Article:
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Details of Grant 

EPSRC Reference: EP/M027333/1
Title: Bridging the Gaps: Systems-level approaches to antimicrobial resistance
Principal Investigator: King, Professor J
Other Investigators:
Dodd, Professor CER Sockett, Professor RE Searle, Professor M
Bayston, Professor R Gomes, Dr RL Twycross, Dr J
Barrow, Professor P Fromhold, Professor TM Alexander, Professor C
Researcher Co-Investigators:
Project Partners:
Department: Sch of Mathematical Sciences
Organisation: University of Nottingham
Scheme: Standard Research - NR1
Starts: 20 October 2015 Ends: 19 October 2017 Value (£): 491,232
EPSRC Research Topic Classifications:
Medical science & disease
EPSRC Industrial Sector Classifications:
Healthcare
Related Grants:
Panel History:
Panel DatePanel NameOutcome
23 Feb 2015 Bridging the Gaps - EPS and AMR Announced
Summary on Grant Application Form
The problem of antimicrobial resistance (AMR) is an increasing challenge, not only in the context of healthcare but also in, for example, food safety and agriculture. The prevalence of resistant bugs such as MRSA has received widespread media coverage and the problems relating to resistance are now more widely recognised than ever before, as is the importance of developing new approaches, particularly given the increase in issues associated with multidrug resistant species. The current proposal seeks to drawn on wide-ranging applicable expertise in engineering and the physical sciences that, in collaboration with biological-science researchers, clinicians and industry, offers hitherto unexploited opportunities to contribute significantly to addressing these very significant challenges.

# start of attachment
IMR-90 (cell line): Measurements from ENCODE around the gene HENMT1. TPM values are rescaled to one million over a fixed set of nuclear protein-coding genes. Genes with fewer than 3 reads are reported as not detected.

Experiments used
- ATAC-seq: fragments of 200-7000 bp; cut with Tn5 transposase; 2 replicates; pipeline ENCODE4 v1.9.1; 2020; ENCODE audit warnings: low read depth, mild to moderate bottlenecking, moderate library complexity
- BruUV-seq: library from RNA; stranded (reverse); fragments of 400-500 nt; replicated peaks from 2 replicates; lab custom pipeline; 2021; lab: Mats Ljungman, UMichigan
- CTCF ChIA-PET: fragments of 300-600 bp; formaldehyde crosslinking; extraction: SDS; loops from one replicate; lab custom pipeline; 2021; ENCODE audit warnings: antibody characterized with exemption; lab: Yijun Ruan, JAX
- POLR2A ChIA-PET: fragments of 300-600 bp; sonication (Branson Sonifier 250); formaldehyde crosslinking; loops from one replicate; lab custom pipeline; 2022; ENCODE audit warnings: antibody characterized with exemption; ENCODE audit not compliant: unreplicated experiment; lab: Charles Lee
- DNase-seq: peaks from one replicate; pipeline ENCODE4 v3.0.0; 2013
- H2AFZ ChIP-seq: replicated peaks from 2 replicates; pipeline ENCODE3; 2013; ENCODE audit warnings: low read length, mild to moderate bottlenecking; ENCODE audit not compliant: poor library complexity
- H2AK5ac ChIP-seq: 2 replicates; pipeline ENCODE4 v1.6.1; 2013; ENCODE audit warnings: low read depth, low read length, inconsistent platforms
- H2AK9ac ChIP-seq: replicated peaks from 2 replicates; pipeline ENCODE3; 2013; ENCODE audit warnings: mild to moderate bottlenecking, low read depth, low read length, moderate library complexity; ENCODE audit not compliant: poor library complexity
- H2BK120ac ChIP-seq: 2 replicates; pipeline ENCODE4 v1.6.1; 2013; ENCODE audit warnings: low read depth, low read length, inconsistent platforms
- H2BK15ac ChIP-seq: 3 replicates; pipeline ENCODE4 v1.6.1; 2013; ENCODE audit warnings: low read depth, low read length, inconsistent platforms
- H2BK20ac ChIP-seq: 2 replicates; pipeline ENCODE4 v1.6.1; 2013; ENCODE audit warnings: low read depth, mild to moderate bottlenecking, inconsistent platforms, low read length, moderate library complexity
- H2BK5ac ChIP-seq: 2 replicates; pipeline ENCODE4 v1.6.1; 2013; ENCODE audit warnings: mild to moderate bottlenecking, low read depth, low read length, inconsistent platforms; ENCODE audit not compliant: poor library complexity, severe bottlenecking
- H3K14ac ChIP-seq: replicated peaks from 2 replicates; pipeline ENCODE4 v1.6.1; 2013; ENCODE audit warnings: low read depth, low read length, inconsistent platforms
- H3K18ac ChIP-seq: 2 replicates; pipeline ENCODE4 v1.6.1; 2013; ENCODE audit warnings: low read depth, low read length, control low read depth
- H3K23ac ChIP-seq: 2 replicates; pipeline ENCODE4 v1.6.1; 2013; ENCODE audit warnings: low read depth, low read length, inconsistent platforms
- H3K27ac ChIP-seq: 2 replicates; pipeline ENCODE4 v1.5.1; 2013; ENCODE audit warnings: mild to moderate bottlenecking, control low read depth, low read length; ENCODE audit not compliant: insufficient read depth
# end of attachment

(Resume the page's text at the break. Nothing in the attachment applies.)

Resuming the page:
We shall accordingly deliver a programme of activities that promotes new interdisciplinary collaborations across traditional boundaries between engineering, the physical sciences and the biological sciences. The University of Nottingham has an outstanding history of such discipline-bridging activities, as well as of research relevant to AMR, and will bring this experience to bear upon the challenge of AMR.

The primary mechanism for promoting new research collaborations will be that of themed Sandpits, building on the success of the Mathematics-in-Medicine Study Groups pioneered by the University in 2000 (and subsequently spawning the Mathematics-in-the-Plant-Sciences Study Groups and others). In these, presenters from the biological sciences, clinical medicine or industry will describe issues that could benefit from new approaches drawn from engineering and the physical sciences; intensive brain-storming work on these topics will identify the skills needed and establish the relevant cross-disciplinary teams; seed funding will then be provided for the most promising projects identified. While the process is now well-established, the outcomes of such workshops are very far from predictable and the aggregation of the range of disciplines outlined above should ensure that innovative approaches come to the fore. Other mechanisms will include Challenge Days (modifying the successful approach of the Industry Challenge Days held by the Business School to ensure that research developments align with the needs of potential end users), discipline-hopping secondments, speed-networking sessions, cross-disciplinary workshops (focussing on specific methodologies, to enhance further the opportunities for identifying potential crossovers between research fields) and annual showcases in the form of a launch event and a concluding 'forward-look' workshop. These activities will be augmented by a Visiting-Scholar programme whereby leading experts in complementary areas will contribute their expertise to the initiative.

Funding from the programme will be assigned in competition to multidisciplinary projects judged on their research excellence and their capacity to contribute to addressing AMR challenges. The programme's Strategy Group will be responsible for assessing applications and for monitoring progress; the activities outlined above are specifically designed (in particular by bringing together researchers from diverse disciplines) to ensure that the research ideas developed are highly innovative and that the associated projects have the required mix of research expertise. The programme will be very explicitly outward-facing, drawing extensively on input from clinicians, industrialists and other potential end users, as well as interacting with complementary research elsewhere. In combination with the excellence and innovation of the research developed, such collaborations will ensure the sustainability of the initiative.

Key Findings
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Organisation Website: http://www.nottingham.ac.uk